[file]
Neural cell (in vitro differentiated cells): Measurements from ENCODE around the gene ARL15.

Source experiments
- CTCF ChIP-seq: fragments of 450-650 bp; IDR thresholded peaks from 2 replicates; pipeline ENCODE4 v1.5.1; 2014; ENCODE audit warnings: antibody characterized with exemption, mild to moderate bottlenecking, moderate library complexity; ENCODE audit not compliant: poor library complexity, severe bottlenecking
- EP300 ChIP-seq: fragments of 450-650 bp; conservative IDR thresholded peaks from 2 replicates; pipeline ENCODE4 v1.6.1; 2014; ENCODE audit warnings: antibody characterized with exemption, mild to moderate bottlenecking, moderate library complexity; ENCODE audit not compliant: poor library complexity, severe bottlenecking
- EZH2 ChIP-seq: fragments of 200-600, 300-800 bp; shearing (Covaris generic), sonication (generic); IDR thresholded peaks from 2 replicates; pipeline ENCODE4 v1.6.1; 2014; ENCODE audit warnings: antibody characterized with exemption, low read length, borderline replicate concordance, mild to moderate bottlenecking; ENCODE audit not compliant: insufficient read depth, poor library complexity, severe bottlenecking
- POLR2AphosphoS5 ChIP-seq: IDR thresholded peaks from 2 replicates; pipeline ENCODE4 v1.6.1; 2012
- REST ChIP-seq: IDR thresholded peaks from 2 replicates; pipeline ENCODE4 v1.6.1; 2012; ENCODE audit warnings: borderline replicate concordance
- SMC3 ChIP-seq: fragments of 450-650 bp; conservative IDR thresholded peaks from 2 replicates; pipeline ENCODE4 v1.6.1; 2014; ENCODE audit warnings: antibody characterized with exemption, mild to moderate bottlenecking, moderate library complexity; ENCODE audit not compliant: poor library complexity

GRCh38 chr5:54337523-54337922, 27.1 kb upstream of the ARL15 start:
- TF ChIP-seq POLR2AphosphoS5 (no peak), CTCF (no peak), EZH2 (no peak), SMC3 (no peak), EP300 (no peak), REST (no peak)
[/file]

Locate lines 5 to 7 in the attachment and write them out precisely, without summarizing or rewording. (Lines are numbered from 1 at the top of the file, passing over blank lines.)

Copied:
- EZH2 ChIP-seq: fragments of 200-600, 300-800 bp; shearing (Covaris generic), sonication (generic); IDR thresholded peaks from 2 replicates; pipeline ENCODE4 v1.6.1; 2014; ENCODE audit warnings: antibody characterized with exemption, low read length, borderline replicate concordance, mild to moderate bottlenecking; ENCODE audit not compliant: insufficient read depth, poor library complexity, severe bottlenecking
- POLR2AphosphoS5 ChIP-seq: IDR thresholded peaks from 2 replicates; pipeline ENCODE4 v1.6.1; 2012
- REST ChIP-seq: IDR thresholded peaks from 2 replicates; pipeline ENCODE4 v1.6.1; 2012; ENCODE audit warnings: borderline replicate concordance